Clay is passionate about two things: supply chain and the marketing that goes into it. Recently graduated with a degree in marketing at the University of Georgia, Clay got his start as a journalism major and inaugural member of the Owl’s football team at Kennesaw State University – but quickly saw tremendous opportunity in the Terry College of Business. He’s already putting his education to great use at Supply Chain Now, assisting with everything from sales and brand strategy to media production. Clay has contributed to initiatives such as our leap into video production, the guest blog series, and boosting social media presence, and after nearly two years in Supply Chain Now’s Marketing Department, Clay now heads up partnership and sales initiatives with the help of the rest of the Supply Chain Now sales team.

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Trisha Cordes

Administrative Assistant

Trisha is new to the supply chain industry – but not to podcasting. She’s an experienced podcast manager and virtual assistant who also happens to have 20 years of experience as an elementary school teacher. It’s safe to say, she’s passionate about helping people, and she lives out that passion every day with the Supply Chain Now team, contributing to scheduling and podcast production.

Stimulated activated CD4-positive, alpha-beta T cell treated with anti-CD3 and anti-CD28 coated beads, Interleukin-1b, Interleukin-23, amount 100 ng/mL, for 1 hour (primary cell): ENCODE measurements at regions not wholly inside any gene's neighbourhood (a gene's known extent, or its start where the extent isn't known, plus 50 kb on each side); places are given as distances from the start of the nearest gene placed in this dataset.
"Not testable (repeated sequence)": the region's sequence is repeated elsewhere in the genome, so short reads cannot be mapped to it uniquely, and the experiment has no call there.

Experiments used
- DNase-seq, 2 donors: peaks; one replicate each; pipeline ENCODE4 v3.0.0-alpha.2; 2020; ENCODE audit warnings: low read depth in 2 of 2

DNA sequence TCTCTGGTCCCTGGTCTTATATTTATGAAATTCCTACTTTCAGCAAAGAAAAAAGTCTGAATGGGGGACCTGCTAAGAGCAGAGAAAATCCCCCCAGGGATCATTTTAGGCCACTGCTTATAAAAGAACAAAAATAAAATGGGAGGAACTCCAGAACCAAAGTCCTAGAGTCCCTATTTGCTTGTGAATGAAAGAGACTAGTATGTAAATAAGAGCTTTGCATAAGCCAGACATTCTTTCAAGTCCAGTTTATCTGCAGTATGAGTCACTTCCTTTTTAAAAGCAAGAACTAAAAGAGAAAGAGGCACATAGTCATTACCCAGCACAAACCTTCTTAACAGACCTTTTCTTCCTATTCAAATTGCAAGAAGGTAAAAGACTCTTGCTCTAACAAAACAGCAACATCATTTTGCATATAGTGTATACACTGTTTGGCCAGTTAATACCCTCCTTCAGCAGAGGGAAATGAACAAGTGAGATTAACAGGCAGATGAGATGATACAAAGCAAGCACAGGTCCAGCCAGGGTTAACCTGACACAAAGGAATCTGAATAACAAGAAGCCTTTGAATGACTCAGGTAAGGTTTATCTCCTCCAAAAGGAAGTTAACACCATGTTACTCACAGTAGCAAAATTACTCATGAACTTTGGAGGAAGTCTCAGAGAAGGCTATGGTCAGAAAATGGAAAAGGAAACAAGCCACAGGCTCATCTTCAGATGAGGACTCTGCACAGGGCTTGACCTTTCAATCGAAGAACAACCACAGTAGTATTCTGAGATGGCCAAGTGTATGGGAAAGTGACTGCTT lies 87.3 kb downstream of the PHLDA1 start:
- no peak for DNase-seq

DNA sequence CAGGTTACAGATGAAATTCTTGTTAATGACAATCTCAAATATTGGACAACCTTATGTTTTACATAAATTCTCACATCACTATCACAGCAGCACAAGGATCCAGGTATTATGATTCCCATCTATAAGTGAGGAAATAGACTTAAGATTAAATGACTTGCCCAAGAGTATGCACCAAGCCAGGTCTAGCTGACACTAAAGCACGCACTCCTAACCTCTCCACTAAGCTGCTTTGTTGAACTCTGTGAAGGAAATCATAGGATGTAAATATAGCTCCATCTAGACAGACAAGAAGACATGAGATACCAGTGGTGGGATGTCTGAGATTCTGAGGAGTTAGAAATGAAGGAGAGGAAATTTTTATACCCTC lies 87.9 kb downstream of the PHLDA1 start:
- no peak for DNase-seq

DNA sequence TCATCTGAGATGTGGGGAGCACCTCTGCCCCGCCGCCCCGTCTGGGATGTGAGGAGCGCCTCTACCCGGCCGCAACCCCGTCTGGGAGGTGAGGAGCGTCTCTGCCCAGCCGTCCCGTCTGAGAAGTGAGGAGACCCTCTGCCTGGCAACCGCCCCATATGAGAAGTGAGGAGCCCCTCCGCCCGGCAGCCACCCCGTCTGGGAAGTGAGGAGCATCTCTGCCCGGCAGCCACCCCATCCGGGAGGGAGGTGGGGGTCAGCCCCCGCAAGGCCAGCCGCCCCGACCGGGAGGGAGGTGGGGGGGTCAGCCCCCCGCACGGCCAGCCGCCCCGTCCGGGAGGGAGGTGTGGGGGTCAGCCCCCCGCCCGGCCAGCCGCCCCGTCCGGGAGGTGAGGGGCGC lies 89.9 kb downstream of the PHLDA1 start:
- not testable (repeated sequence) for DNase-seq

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Chantel King

Social Media Manager

My name is Chantel King and I am the Social Media Specialist at Supply Chain Now. My job is to make sure our audience is engaged and educated on the abundant amount of information the supply chain industry has to offer.

Social Media and Communications has been my niche ever since I graduated from college at The Academy of Art University in San Francisco. No, I am not a West Coast girl. I was born and raised in New Jersey, but my travel experience goes way beyond the garden state. My true passion is in creating editorial and graphic content that influences others to be great in whatever industry they are in. I’ve done this by working with lifestyle, financial, and editorial companies by providing resources to enhance their businesses.